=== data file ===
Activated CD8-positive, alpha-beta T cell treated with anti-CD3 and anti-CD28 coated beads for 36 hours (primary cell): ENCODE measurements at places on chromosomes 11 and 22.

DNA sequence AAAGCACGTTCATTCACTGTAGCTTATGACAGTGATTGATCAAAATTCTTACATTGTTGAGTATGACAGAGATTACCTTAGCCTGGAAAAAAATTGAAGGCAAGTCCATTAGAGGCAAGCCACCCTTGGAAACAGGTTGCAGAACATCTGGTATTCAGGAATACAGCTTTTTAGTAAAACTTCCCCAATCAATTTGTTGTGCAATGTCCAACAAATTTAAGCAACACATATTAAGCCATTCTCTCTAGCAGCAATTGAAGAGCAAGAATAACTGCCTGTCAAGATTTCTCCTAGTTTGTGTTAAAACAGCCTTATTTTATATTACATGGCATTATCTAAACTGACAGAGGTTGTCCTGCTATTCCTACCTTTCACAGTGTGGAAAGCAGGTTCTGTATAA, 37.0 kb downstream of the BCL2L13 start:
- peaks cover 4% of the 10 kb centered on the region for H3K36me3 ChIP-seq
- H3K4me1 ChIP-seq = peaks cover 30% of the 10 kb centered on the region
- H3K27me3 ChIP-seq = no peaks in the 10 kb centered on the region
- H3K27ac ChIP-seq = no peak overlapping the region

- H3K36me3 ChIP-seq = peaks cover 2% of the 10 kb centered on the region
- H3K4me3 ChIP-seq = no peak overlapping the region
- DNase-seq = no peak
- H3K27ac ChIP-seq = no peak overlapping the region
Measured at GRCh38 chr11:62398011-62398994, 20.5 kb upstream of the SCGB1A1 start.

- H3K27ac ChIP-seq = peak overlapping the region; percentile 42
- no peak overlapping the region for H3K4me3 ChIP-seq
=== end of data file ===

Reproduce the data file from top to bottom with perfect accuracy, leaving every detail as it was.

Activated CD8-positive, alpha-beta T cell treated with anti-CD3 and anti-CD28 coated beads for 36 hours (primary cell): ENCODE measurements at places on chromosomes 11 and 22.

DNA sequence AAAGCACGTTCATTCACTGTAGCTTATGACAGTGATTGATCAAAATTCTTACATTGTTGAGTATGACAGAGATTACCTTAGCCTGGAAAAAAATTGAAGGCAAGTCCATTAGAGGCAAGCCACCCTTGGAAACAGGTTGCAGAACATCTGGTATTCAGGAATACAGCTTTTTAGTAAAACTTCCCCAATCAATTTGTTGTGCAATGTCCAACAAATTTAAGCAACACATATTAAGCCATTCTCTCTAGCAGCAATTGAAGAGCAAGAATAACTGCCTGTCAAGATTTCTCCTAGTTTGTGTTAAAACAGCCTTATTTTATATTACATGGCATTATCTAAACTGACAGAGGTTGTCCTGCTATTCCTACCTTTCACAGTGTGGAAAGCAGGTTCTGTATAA, 37.0 kb downstream of the BCL2L13 start:
- peaks cover 4% of the 10 kb centered on the region for H3K36me3 ChIP-seq
- H3K4me1 ChIP-seq = peaks cover 30% of the 10 kb centered on the region
- H3K27me3 ChIP-seq = no peaks in the 10 kb centered on the region
- H3K27ac ChIP-seq = no peak overlapping the region

- H3K36me3 ChIP-seq = peaks cover 2% of the 10 kb centered on the region
- H3K4me3 ChIP-seq = no peak overlapping the region
- DNase-seq = no peak
- H3K27ac ChIP-seq = no peak overlapping the region
Measured at GRCh38 chr11:62398011-62398994, 20.5 kb upstream of the SCGB1A1 start.

- H3K27ac ChIP-seq = peak overlapping the region; percentile 42
- no peak overlapping the region for H3K4me3 ChIP-seq